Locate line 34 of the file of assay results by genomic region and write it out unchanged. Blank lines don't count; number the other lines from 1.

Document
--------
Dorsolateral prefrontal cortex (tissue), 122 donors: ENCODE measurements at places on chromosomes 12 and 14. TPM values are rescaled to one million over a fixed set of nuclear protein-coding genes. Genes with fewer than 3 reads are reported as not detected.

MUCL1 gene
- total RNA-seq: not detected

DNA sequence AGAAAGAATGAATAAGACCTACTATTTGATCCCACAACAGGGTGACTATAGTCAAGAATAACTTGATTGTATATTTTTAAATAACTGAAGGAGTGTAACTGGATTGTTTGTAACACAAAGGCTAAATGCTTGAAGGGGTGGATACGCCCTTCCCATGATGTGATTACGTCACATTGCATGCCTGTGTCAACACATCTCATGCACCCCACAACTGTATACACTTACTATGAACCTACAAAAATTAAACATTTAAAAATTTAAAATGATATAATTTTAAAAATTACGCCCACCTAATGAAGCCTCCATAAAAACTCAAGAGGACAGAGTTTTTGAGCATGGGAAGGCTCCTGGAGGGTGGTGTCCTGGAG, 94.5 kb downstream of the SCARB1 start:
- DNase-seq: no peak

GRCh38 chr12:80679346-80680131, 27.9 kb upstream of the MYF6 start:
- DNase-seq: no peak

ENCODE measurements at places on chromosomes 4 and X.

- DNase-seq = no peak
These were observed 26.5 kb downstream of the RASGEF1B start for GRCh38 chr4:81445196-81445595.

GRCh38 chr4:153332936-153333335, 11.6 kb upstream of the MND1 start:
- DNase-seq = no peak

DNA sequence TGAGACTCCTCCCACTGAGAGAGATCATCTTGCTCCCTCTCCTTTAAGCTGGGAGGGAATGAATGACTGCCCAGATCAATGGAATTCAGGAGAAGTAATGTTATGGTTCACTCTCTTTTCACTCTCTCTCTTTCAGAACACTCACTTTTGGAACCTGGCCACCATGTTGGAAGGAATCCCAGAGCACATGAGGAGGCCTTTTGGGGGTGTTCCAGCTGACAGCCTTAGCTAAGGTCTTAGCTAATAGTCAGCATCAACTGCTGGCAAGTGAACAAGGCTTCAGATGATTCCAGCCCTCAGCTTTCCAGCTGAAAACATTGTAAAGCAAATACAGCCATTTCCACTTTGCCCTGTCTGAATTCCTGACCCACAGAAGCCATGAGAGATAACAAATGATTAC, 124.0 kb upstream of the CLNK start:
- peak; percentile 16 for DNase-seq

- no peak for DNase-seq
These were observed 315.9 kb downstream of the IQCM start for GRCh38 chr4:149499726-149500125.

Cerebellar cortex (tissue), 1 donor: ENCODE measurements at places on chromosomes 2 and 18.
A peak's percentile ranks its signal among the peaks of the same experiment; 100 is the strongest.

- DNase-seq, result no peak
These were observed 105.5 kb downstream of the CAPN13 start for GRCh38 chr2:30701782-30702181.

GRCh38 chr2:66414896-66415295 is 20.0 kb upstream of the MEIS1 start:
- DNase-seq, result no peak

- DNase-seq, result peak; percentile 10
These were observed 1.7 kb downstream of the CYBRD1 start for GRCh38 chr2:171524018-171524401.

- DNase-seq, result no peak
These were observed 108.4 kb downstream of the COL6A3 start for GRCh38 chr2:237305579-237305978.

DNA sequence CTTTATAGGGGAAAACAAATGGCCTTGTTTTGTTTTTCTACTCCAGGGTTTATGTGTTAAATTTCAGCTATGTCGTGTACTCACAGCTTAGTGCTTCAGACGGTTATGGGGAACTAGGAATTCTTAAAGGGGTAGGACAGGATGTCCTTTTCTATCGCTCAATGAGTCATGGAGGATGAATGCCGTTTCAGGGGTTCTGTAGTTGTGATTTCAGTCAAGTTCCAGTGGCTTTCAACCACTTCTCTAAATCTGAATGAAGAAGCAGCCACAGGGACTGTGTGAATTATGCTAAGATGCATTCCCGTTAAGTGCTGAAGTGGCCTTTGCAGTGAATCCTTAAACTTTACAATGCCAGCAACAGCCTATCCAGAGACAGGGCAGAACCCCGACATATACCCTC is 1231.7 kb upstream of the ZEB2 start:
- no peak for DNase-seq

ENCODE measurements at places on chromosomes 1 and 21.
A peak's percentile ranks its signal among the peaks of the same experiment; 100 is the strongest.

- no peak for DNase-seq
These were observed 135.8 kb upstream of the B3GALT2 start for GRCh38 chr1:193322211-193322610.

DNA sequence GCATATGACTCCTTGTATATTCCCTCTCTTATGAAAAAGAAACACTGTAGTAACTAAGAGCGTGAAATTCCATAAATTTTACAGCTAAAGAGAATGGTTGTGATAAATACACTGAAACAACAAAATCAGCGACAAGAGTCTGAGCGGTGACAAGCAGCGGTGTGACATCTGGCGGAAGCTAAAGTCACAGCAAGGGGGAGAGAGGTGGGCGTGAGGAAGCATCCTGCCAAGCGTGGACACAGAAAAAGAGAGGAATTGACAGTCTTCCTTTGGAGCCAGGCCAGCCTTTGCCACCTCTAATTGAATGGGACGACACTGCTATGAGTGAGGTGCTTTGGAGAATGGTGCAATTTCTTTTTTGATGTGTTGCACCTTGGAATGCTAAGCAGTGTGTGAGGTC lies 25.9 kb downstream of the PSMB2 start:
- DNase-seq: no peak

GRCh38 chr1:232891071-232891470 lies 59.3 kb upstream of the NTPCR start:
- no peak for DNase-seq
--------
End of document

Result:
- DNase-seq: no peak